In a powerful display of how millions of uncounted ballots changed the final tally, Assemblyman Tony Thurmond, D-Richmond, has decisively won the race for the state superintendent of public instruction by about 187,000 votes, after trailing his opponent Marshall Tuck by about 86,000 votes in the Nov. 6 Election Day count.
The count was completed by Dec. 7, as required by law, and more than a month after the election itself. The results came more than three weeks after Tuck had already conceded the race, and Thurmond declared victory in a race that was notable for both record spending and voter participation.
In percentage terms, the race was still a close one. Thurmond earned 50.9 percent of the vote, compared to Tuck’s 49.1 percent, a margin of 1.8 percentage points. Out of the over 10.5 million votes cast, Thurmond garnered 5,383,912 votes to Tuck’s 5,198,788 votes.
A remarkable a feature of the race was how the intense organizing efforts to turn out Democrats to oust Republicans in congressional seats across the state propelled a record turnout.
An astonishing 4.5 million more people voted in the state superintendent’s contest than did in 2014, the last time voters were asked to vote to fill the seat. In November 2014, a little over 6 million people voted in the race — compared to 10.5 million this November.
The vote tally in the governor’s race won by Lt. Gov. Gavin Newsom was even higher. Nearly 12.5 million people voted in the governor’s race, compared to only 7.3 million in 2014, an increase of 5.1 million more voters voters.
Another notable feature of the state superintendent vote was that nearly 1.9 million fewer voters cast their ballot for the superintendent’s post than did for governor. That reflected the fact that despite all the heavy spending on the race, the schools chief race is a relatively low profile one, and as in past years many voters chose to vote for governor, but then abstain from voting for the school’s chief post.
However, as a proportion of the total vote, the drop-off in votes was less dramatic than in many previous years. In 2010, for example, nearly 2.4 million voters chose to vote for governor, and to abstain from voting for the state schools superintendent.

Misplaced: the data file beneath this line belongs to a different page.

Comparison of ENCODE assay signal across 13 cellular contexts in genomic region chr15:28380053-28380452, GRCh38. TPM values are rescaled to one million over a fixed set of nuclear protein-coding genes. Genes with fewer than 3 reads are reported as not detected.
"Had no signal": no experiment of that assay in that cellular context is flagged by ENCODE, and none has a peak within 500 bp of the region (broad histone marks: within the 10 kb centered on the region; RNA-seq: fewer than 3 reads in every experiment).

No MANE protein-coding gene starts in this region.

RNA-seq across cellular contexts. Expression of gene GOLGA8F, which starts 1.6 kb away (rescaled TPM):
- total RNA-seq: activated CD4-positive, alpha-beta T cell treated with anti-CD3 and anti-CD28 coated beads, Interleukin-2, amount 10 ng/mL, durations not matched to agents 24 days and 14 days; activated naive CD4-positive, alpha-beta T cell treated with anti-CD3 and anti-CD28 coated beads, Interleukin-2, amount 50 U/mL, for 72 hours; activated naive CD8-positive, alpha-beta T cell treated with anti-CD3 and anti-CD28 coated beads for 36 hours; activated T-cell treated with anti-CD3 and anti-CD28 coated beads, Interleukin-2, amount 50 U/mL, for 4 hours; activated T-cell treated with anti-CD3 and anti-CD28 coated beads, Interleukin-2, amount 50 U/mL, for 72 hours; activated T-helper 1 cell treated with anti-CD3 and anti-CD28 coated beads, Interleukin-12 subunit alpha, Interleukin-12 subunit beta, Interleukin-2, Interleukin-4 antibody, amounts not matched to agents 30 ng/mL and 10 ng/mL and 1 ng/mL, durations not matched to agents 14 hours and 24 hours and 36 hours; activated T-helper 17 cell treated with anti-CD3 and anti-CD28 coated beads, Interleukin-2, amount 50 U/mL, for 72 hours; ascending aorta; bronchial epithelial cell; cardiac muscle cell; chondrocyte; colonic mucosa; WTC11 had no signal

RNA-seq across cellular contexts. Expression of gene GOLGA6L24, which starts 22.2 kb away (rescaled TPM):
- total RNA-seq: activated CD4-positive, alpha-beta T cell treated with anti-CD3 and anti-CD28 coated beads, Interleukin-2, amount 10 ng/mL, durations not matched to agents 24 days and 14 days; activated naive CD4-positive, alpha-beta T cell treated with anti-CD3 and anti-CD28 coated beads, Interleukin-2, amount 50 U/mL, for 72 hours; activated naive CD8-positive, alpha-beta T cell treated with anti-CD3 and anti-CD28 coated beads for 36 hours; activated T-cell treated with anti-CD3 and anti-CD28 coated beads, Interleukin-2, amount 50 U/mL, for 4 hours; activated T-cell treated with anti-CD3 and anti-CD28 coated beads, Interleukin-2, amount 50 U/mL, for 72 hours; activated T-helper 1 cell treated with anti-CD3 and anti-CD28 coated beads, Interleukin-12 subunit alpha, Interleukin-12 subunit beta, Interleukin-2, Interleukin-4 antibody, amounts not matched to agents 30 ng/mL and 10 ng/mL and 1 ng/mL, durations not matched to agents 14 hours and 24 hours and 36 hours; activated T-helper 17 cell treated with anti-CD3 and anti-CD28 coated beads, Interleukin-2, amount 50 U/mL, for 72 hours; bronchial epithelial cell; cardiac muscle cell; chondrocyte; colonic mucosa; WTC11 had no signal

It took over four weeks to go through the 4.1 million ballots that remained uncounted after the late night tallies on Election Day. These consisted primarily of mail-in ballots that could not be counted on Election Day or ballots that were postmarked before the election, but arrived after that date. A smaller number consisted of provisional ballots issued to voters at polling places on Election Day for a range of reasons.
Because the winner of the race had already been declared, there was no suspense in the final count, and the posting by the Secretary of State’s Office drew little attention.
But the lessons that can be drawn from the race for future campaigns are considerable. Thurmond’s race demonstrated the power of mail-in and provisional ballots to determine the outcome of a race. The superintendent’s race is a nonpartisan race, and both Thurmond and Tuck are Democrats, and both received Democratic support. But Thurmond was the candidate favored by the California Democratic Party, who endorsed him, as did leading Democratic lawmakers, numerous Democratic mayors, the California Teachers Association and other labor unions.
The race was also characterized by record spending, most of it coming from independent expenditure committees. These are committees set up to back a candidate of their choice, and are permitted to raise unlimited funds for activities like television advertising, although they are barred from coordinating what they do with the candidate they are backing.
The issue of charter schools was not a major issue on the campaign trail itself. But the race turned into a proxy war between California’s teachers unions and wealthy charter school advocates, many of whom have opposed the teachers unions on a variety of issues. The charter advocates contributed at least $22 million that ended up in an independent expenditure committee set up to back Tuck, who at one time had run a network of charter schools in Los Angeles.
According to the California Target Book, $61,170,451 was spent on the race through the election. That was nearly double the $31 million spent in 2014 when Tuck ran against incumbent state Superintendent Tom Torlakson.
Tuck and his supporters outspent Thurmond by an over 2 to 1 margin. But Thurmond benefited from a massive blue wave that carried Democrats to victory in conservative Republican strongholds in Orange County and the Central Valley.
Correction: This report has been updated to indicate that 2.4 million fewer ballots were cast for the state superintendent than for governor in 2010, not 2014 as stated in an earlier version.